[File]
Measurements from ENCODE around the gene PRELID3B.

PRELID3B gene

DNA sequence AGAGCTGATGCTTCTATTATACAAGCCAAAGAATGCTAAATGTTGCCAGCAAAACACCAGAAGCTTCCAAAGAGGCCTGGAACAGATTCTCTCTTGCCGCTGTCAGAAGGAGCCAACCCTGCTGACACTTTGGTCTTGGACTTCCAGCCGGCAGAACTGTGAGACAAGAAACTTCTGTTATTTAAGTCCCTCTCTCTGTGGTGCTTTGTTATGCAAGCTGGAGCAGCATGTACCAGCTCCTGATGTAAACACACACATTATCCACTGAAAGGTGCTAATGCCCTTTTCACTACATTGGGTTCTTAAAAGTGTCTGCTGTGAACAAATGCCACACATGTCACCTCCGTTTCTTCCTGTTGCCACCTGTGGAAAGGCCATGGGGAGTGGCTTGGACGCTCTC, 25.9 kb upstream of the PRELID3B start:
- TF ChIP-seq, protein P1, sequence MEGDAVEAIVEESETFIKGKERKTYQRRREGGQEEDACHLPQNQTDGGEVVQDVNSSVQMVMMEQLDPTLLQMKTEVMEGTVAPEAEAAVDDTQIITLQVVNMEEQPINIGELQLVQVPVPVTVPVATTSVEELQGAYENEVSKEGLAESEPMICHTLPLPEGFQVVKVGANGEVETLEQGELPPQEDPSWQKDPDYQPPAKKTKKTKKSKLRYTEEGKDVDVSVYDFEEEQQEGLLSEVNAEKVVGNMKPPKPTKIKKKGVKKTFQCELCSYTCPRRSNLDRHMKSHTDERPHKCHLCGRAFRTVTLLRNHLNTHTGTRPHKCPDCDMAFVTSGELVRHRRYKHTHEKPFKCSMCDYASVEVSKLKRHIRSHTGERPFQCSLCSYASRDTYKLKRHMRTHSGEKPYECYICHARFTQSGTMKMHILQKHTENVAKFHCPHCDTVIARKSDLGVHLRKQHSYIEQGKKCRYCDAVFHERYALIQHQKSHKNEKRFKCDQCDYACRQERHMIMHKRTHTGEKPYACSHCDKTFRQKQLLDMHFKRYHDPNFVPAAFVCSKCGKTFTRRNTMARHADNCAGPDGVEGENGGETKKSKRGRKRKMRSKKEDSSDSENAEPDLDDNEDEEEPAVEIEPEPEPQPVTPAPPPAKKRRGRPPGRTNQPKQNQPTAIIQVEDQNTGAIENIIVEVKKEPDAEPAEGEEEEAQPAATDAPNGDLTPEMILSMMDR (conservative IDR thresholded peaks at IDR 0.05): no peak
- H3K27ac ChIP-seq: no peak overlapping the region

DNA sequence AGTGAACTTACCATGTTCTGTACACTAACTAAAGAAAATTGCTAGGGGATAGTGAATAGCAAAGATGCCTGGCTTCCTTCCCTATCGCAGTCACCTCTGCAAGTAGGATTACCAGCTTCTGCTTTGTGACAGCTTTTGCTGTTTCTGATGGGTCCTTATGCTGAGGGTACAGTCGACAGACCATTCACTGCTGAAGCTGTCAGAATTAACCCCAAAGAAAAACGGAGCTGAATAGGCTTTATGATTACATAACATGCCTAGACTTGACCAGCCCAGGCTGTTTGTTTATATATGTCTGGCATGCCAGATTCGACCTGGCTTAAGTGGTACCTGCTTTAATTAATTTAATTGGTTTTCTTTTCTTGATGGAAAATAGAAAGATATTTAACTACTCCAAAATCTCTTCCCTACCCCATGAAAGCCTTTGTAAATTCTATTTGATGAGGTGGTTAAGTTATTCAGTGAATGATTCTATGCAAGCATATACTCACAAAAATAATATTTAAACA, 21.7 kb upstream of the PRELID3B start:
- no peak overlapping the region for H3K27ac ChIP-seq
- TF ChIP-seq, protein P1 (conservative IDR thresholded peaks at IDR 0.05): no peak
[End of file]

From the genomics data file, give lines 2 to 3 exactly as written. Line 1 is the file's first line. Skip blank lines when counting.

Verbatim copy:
PRELID3B gene

DNA sequence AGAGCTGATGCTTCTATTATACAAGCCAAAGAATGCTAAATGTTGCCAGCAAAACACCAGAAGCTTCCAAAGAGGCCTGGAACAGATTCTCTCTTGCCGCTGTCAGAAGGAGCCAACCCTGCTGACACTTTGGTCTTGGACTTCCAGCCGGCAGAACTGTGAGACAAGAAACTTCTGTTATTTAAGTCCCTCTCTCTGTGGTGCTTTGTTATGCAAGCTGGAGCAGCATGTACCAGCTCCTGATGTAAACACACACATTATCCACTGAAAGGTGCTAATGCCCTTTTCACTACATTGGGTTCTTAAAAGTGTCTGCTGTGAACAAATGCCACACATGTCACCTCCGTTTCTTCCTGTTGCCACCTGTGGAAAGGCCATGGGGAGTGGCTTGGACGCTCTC, 25.9 kb upstream of the PRELID3B start: